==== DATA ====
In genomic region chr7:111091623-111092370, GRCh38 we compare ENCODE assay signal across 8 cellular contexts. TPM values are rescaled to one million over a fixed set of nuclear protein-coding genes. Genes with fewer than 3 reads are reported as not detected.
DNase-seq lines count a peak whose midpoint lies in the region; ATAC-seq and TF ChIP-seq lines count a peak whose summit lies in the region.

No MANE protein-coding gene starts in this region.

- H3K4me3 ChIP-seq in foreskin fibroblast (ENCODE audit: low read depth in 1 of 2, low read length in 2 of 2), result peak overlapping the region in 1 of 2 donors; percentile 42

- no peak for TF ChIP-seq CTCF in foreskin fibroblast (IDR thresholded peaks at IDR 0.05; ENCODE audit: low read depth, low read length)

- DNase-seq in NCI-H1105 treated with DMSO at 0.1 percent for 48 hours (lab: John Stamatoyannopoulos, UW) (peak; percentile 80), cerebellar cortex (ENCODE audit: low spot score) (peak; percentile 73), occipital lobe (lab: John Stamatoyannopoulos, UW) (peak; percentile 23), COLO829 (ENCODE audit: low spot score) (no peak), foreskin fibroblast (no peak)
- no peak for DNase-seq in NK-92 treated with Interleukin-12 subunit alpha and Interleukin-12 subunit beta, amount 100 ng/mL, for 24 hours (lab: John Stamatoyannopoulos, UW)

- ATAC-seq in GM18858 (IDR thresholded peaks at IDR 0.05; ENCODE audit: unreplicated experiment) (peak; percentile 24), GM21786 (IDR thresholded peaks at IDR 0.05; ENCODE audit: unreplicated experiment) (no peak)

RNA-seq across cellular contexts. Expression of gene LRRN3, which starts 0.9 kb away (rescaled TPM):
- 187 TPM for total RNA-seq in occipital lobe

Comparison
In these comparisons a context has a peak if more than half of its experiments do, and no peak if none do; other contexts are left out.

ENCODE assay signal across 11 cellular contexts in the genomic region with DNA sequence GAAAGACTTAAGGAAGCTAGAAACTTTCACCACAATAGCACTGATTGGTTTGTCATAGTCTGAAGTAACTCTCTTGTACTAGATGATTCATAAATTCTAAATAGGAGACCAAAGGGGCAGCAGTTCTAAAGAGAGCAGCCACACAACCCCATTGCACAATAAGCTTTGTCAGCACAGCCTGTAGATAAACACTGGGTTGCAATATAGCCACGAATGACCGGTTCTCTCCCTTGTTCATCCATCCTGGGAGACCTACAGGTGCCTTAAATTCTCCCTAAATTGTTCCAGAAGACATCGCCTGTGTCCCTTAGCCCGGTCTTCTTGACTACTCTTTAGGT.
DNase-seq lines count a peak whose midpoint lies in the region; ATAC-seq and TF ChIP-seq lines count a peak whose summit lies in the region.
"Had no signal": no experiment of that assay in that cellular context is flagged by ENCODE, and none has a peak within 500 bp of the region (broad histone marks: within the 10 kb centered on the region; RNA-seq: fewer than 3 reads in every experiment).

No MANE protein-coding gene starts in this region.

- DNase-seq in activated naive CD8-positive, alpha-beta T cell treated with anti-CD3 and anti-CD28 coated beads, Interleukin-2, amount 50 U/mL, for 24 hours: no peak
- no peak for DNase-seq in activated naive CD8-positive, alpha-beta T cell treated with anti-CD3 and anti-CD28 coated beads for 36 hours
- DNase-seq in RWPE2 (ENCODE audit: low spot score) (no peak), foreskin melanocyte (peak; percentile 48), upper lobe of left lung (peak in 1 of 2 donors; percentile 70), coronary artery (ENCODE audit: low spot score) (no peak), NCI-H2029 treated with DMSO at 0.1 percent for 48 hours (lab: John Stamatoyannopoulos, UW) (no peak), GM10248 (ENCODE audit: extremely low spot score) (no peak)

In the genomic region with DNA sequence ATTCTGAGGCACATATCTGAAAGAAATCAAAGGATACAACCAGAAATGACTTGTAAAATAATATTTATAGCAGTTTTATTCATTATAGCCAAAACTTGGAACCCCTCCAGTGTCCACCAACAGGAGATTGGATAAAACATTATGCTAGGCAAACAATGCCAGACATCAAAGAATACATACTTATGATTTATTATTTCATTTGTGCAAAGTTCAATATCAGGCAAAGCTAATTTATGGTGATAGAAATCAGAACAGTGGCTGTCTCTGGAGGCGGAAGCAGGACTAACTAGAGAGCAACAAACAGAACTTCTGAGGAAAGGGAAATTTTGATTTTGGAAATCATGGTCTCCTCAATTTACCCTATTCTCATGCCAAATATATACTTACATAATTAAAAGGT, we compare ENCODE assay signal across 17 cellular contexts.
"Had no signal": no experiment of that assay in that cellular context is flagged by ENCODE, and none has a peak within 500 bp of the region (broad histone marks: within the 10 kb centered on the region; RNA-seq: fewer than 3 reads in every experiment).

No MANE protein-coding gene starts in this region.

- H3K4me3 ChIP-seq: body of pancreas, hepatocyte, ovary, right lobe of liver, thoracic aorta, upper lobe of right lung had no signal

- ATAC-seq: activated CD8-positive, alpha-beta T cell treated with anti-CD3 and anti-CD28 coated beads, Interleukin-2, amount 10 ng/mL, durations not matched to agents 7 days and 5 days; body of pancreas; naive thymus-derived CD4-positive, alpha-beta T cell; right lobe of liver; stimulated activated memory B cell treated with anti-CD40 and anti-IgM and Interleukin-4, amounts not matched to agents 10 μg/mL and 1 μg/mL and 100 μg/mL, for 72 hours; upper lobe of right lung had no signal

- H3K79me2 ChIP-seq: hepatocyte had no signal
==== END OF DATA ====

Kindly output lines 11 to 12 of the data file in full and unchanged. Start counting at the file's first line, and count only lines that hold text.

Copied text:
Comparison
In these comparisons a context has a peak if more than half of its experiments do, and no peak if none do; other contexts are left out.